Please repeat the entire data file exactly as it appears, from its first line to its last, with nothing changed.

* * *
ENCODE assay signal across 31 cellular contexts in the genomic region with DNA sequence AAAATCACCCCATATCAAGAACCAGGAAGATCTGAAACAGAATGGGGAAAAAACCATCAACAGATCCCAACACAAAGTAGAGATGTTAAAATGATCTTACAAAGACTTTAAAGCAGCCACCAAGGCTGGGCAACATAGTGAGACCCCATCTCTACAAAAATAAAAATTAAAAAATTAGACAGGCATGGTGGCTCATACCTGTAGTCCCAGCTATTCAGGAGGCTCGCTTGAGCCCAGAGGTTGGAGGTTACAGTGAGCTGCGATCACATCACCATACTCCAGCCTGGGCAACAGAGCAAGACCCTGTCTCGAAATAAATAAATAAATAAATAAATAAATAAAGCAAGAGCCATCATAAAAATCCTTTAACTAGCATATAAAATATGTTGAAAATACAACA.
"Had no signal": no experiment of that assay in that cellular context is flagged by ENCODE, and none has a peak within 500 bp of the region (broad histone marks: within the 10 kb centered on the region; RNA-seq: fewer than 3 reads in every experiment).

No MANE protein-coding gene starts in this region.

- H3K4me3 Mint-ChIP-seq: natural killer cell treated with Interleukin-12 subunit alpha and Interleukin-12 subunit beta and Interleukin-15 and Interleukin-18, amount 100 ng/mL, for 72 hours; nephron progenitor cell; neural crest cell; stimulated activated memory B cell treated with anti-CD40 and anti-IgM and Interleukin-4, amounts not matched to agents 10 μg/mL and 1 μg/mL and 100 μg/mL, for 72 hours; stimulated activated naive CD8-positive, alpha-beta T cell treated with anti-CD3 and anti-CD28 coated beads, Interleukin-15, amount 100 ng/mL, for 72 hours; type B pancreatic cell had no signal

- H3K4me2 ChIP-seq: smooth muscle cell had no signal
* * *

ENCODE assay signal across 31 cellular contexts in the genomic region with DNA sequence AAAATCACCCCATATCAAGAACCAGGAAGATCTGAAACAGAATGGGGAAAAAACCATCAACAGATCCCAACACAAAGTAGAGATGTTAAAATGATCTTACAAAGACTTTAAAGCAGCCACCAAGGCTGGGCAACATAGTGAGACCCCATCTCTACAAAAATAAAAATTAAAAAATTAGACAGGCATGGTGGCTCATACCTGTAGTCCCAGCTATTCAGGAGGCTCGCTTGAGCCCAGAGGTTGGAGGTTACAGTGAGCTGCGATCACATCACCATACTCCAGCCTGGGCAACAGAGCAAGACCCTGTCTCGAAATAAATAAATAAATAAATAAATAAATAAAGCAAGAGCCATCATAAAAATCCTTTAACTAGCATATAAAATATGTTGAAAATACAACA.
"Had no signal": no experiment of that assay in that cellular context is flagged by ENCODE, and none has a peak within 500 bp of the region (broad histone marks: within the 10 kb centered on the region; RNA-seq: fewer than 3 reads in every experiment).

No MANE protein-coding gene starts in this region.

- H3K4me3 Mint-ChIP-seq: natural killer cell treated with Interleukin-12 subunit alpha and Interleukin-12 subunit beta and Interleukin-15 and Interleukin-18, amount 100 ng/mL, for 72 hours; nephron progenitor cell; neural crest cell; stimulated activated memory B cell treated with anti-CD40 and anti-IgM and Interleukin-4, amounts not matched to agents 10 μg/mL and 1 μg/mL and 100 μg/mL, for 72 hours; stimulated activated naive CD8-positive, alpha-beta T cell treated with anti-CD3 and anti-CD28 coated beads, Interleukin-15, amount 100 ng/mL, for 72 hours; type B pancreatic cell had no signal

- H3K4me2 ChIP-seq: smooth muscle cell had no signal